Exomologesis or a faithfull narration of the occasion and motives of the Conversion unto Catholique Unity.

CRESSY Hugh-Paulin de (1647)

£120.00  [First Edition]

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First Edition. 12mo. [Text: 142 x 78 mm]. [xxii], 655, [1 (blank)] pp. (without the final blank leaf. Title-page dusty, inner margin defective and cut-short at the top and fore-margins and laid-down final leaf slightly frayed at the fore-edge and dusty on the verso, a few headlines shaved, lightly browned throughout. Mid-19th-century calf (badly worn, joints split, front cover shaky, spine breaking away, part of the leather missing from the front cover, edges worn).

Paris: Ann. Dom. 1647.

Wing C6894. Clancy 261. ESTC lists + in UK; W. A. Clark Library, Folger, Free Library of Philadelphia, Harvard, Huntington, Johns Hopkins, Michigan, Newberry Library, St Louis, Texas, Union Theological Seminary, Yale.

Reprinted in 1653 and 1659.

Having been a member of the “Great Tew circle” around Lucius Cary, Viscount Falkland and appointed a canon of Windsor, Cressy was never installed and, instead, he left England in 1644 and travelled in Europe as a tutor to Charles Berkeley, afterwards Earl of Falmouth. In 1646 he made a “public recantation of the Reformed faith before the Inquisition” (Allanson) at Rome. He then travelled to Paris where he wrote his Exomologesis (explaining the motives of his conversion) and where he studied under Henry Holden at the Sorbonne. He sent a copy of his work to his friend Henry Hammond who invited him to return to England and assured him of a safe house. Instead Cressy contemplated joining the English Carthusians at Nieuwport in Flanders but eventually joined the Benedictines at the Convent of St Gregory’s. Cressy returned to England in the suite of Catherine of Braganza as one of her Chaplains. The Catholic Church, mindful of the significant role that Cressy played in the English Mission elected him Prior of Rochester. The more moderate controvertists of the Church of England respected his work, while the views of the more extreme were summed up in characteristically loose fashion by DNB: “[Antony A] Wood says ‘this Exomologesis was the golden calf which the English papists fell down and worshipped. They brag’d that book to be unanswerable, and to have given a total overthrow to the Chillingworthians, and book and tenets of Lucius Lord Falkland”. See: Allanson (Athanasius) Biography of the English Benedictines. Saint Laurence Papers IV >, ed. Anselm Cramer OSB, (Ampleforth, 1999).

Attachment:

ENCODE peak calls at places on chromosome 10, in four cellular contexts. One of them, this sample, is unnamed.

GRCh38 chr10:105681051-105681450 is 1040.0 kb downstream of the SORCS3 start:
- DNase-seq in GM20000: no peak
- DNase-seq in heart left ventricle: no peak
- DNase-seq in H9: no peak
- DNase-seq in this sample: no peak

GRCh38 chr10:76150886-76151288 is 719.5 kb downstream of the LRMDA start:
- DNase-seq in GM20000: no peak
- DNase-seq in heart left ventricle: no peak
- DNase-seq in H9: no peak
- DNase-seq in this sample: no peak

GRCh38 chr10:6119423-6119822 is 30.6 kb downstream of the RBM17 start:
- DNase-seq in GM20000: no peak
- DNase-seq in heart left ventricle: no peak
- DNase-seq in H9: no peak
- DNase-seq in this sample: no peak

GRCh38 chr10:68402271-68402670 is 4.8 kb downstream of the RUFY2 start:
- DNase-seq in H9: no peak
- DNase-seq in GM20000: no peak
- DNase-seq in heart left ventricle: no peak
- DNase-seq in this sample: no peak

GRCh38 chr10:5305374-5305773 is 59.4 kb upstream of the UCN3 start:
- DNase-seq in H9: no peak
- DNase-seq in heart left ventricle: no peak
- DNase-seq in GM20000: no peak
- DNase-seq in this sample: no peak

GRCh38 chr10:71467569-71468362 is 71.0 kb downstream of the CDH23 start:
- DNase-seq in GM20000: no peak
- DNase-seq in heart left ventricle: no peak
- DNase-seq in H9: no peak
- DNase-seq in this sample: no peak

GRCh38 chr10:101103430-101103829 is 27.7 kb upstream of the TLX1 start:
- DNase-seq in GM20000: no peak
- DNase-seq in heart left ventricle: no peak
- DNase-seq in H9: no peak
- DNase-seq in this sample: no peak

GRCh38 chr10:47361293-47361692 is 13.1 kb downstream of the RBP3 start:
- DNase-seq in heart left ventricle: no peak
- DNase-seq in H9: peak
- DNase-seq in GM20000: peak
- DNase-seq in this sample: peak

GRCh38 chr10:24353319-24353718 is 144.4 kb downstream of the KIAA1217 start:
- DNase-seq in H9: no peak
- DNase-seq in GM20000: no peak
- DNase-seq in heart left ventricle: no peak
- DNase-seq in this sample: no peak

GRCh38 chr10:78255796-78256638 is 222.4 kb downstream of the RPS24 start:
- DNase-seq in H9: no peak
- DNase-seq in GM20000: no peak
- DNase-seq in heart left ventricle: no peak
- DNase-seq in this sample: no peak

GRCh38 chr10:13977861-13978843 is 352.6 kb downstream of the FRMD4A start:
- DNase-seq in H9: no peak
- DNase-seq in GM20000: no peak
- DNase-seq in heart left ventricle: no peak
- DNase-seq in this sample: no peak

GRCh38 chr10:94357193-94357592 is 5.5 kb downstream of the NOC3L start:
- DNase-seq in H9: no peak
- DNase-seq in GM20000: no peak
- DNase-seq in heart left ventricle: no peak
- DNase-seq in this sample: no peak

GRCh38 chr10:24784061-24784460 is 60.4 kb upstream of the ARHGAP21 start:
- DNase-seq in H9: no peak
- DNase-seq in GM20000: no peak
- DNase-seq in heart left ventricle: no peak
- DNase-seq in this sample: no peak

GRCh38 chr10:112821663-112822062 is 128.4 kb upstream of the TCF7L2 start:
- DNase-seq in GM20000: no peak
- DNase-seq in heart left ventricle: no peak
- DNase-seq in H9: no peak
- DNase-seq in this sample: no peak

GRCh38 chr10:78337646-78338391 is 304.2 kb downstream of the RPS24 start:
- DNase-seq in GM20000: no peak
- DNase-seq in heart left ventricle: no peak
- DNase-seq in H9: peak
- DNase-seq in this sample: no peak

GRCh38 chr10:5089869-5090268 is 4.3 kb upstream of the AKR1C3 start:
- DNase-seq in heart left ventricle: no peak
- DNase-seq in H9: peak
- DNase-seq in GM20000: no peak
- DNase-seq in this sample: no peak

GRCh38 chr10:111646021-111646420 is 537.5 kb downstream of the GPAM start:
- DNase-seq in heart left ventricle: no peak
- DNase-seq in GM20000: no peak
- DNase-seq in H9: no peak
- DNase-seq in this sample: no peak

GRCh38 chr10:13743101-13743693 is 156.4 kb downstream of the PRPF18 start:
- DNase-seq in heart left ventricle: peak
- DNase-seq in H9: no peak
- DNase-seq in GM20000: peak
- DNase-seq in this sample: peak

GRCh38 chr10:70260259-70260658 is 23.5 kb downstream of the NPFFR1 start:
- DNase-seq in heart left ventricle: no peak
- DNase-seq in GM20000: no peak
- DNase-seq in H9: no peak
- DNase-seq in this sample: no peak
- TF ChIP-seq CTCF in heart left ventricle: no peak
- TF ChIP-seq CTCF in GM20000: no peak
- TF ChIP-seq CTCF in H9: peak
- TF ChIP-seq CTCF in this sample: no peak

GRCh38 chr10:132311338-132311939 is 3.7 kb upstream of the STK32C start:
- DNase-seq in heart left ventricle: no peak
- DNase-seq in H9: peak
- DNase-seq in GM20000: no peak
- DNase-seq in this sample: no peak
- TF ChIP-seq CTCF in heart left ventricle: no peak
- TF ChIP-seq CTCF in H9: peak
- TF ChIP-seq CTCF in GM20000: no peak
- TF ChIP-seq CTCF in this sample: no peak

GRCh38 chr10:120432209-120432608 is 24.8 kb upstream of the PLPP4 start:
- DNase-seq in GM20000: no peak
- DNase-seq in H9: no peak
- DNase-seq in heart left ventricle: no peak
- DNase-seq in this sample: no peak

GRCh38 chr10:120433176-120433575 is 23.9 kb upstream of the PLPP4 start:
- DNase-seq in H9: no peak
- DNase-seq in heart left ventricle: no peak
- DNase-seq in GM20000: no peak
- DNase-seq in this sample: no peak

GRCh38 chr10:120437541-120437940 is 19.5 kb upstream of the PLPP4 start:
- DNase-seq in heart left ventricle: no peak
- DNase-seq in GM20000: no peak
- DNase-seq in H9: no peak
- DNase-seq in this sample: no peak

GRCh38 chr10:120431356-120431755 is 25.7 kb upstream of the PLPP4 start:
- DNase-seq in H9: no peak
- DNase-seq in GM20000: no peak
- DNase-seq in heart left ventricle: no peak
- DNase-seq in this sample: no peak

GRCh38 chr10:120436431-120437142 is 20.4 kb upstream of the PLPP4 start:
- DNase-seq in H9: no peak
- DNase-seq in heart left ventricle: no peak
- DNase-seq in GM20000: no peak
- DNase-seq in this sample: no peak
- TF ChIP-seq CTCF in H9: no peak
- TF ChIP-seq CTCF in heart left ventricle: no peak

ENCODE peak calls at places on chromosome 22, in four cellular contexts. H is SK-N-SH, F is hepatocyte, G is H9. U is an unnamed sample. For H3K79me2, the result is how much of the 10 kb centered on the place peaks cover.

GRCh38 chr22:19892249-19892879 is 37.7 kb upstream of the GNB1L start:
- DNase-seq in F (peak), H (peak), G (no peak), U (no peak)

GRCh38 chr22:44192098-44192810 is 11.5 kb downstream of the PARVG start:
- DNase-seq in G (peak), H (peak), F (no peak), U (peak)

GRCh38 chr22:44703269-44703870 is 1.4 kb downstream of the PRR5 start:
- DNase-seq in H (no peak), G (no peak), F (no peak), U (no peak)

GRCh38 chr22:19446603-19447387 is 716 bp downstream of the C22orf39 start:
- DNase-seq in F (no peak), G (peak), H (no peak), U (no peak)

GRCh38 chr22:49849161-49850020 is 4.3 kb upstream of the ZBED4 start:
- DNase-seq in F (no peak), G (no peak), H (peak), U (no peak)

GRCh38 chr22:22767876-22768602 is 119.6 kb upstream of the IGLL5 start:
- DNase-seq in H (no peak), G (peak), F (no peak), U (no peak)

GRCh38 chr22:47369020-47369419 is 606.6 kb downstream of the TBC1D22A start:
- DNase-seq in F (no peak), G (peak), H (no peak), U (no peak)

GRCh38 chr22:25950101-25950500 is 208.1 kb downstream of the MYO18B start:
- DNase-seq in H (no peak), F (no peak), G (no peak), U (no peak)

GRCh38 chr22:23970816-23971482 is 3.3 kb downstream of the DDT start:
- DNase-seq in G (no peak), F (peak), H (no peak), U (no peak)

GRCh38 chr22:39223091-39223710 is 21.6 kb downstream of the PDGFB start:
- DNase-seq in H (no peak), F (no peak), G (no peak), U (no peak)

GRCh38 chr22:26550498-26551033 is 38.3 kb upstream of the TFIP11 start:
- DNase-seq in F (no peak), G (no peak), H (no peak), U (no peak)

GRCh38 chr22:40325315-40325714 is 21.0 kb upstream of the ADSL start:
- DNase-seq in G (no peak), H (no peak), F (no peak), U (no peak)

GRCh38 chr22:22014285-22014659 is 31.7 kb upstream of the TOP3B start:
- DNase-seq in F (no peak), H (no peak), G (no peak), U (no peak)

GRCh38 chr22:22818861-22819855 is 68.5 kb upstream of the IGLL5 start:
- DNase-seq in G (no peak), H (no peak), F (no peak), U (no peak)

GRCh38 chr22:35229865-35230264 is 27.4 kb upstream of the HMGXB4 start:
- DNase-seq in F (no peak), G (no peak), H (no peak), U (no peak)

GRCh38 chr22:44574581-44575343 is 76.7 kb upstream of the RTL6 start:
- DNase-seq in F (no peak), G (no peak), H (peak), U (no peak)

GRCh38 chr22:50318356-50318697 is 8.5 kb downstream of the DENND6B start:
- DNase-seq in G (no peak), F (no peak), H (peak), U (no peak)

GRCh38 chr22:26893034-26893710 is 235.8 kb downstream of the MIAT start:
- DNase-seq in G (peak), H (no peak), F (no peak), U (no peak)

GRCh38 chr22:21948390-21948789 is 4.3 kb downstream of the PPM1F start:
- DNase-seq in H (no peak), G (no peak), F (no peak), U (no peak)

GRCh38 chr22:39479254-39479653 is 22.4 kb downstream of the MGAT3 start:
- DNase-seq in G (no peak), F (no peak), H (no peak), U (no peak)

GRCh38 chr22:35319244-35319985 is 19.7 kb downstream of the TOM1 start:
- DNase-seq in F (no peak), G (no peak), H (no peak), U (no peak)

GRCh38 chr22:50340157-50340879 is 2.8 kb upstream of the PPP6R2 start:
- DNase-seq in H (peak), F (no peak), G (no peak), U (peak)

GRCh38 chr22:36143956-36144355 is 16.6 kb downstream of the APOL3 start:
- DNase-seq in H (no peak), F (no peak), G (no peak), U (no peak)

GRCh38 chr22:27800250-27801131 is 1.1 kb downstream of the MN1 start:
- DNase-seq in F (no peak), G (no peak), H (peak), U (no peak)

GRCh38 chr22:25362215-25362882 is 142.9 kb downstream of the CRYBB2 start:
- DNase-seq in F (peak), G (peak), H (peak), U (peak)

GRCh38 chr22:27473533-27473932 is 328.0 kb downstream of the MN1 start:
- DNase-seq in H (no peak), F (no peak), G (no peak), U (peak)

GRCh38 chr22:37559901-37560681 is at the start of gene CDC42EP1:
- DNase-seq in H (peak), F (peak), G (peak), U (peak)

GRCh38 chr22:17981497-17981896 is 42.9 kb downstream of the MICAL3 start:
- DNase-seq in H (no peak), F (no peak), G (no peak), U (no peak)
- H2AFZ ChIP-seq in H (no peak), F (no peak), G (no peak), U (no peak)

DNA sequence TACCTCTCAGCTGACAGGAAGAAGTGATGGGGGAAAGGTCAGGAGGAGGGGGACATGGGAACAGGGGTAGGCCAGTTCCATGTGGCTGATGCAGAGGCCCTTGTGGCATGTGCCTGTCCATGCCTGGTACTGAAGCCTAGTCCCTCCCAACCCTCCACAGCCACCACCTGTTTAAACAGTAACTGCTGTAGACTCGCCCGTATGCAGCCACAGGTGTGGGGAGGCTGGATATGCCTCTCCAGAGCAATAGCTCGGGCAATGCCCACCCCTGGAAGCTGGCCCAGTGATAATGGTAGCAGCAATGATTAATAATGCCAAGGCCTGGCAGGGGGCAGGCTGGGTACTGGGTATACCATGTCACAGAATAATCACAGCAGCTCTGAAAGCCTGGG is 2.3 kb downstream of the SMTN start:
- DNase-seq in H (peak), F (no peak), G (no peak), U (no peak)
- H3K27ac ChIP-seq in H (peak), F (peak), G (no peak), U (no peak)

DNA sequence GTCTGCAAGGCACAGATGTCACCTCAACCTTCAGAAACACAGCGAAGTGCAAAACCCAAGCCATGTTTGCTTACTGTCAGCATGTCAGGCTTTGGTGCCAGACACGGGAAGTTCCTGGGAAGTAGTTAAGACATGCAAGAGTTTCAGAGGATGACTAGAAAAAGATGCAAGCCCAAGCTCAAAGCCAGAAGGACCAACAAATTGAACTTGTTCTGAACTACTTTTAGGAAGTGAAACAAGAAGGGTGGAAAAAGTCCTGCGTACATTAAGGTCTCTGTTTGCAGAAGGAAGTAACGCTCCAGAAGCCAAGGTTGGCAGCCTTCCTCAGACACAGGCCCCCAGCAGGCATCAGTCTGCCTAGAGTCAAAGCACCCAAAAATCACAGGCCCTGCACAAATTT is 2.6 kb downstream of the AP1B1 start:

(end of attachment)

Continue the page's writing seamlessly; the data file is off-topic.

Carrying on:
Provenance: John F. Tattersall, of Bishopston, Sussex, with early 20th-century bookplate.

Stock Code: 53701

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